Religious B'casters Don't Endorse House Bill


The nation's religious broadcasters aren't backing the new indecency-enforcement legislation that passed in the House, fearing a time when their on-air preaching could be redefined as indecent.

Does that mean they oppose tougher indecency enforcement? Hardly.

Religious broadcasters, in this case represented by the 1,700-member National Religious  Broadcasters (NRB) Association,  still believe that profanity, particularly taking the Lord's name in vain, and sexually suggestive material, are too evident at times when children are around. They would like the FCC to better enforce the rules on the books, and to have those existing fines upped. But, no, they aren't ready to support indecency enforcement legislation that they fear could be expanded down the road to include them.

Legislators have taken pains to point out that their bills do not change the definition of indecency. But bills have been known to change on their way through the Capitol, as the indecency bill did last Congress, picking up provisions on violence and media ownership, a point some religious broadcasters made to B&C..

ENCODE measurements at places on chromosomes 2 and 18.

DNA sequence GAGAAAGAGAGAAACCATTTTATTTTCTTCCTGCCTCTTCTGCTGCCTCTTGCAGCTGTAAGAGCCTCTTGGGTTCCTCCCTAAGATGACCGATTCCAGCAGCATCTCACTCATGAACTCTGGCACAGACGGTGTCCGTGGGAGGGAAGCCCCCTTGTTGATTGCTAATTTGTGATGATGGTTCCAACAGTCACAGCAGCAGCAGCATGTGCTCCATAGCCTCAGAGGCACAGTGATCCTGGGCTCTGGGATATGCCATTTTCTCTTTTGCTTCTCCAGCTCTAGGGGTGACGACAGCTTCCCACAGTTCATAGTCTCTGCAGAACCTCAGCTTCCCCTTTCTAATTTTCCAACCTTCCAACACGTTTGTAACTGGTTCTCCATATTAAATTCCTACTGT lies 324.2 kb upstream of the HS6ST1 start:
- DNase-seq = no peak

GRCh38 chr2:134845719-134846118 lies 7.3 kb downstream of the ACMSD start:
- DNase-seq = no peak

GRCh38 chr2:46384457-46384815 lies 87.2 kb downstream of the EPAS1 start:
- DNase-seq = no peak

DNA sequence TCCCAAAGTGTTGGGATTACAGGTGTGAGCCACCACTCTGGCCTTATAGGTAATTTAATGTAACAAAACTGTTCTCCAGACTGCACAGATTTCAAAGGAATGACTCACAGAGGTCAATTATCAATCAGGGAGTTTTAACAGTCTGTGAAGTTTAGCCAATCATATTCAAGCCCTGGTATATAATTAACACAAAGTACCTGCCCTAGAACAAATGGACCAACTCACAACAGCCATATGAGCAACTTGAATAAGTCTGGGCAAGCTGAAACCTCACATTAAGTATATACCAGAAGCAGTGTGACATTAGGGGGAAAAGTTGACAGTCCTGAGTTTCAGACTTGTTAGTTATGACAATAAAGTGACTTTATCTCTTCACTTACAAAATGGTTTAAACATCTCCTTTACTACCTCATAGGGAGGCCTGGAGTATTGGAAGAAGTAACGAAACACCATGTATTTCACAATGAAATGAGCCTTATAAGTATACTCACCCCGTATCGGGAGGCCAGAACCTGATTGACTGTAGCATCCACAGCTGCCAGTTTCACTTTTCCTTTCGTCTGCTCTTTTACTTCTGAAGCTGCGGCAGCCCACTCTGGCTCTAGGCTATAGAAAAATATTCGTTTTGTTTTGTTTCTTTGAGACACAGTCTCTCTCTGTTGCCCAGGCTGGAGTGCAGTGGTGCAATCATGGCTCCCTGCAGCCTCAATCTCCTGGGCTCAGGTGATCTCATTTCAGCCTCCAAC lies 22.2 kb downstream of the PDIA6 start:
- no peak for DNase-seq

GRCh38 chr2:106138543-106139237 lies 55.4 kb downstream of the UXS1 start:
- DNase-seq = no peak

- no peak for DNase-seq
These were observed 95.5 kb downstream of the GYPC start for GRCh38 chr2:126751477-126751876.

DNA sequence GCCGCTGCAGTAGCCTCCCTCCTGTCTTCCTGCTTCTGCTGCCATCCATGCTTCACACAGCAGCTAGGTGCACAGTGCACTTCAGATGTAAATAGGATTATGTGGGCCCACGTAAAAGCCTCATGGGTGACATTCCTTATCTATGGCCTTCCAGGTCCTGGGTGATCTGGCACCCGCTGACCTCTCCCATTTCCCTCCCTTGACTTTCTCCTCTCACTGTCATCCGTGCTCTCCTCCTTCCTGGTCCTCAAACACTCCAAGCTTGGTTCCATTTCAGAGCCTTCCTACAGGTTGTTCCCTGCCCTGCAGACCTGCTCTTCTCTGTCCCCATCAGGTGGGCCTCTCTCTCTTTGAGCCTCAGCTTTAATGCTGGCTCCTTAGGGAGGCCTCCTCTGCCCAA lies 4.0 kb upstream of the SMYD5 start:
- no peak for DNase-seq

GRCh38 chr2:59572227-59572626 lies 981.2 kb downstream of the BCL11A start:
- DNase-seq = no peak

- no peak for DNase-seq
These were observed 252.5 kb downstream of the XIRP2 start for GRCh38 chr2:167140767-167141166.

In addition to upping the fines, the bill, introduced by Rep. Fred Upton (R-Mich.) targets performers, puts licenses explicitly into jeopardy for multiple offenses (the so-called "three-strikes" provision), and calls for a GAO investigation into the FCC's  past indecency enforcement.

At its annual meeting two weeks ago, an NRB committee had drawn up two resolutions, one encouraging the FCC to better enforce the rules it has, the other in strong support of the  efforts from Congressman Fred Upton (R-Mich.) and Sen. Sam Brownback (R-Kan.) to toughen FCC indecency penalties.

But after some debate, the board didn't approve either, said NRB President Frank Wright. Why? Wright says that the board realized it had already adopted a resolution last year encouraging the FCC to boost enforcement, so that resolution was moot. As for the indecency bills, some members were concerned that a new law could come back to bite them if it were used down the road to expand the definition of indecent to include religious expression.

As one 40-year board member of NRB explained it to B&C, their concern is that some future administration might disapprove of religious speech--say on homosexuality--and classify it as off-limits. “While we don't want people to take the Lord's name in vain,” he said, “we don't want the government to prevent us from praising it either.”

"The current laws [on indecency] are carefully drawn and have been vetted up to the Supreme Court," Wright points out. Besides, he says, the FCC has stepped up enforcement, and broadcasters are increasingly self-regulating.

Wright says it was the FCC's previous lax enforcement, rather than a lack of direction from Congress, that has been the main problem anyway. But Wright also says that if an indecency bill emerges that simply ups the fines and no more, as would Kansas Republican Senator Sam Brownback's, NRB would be fine with that.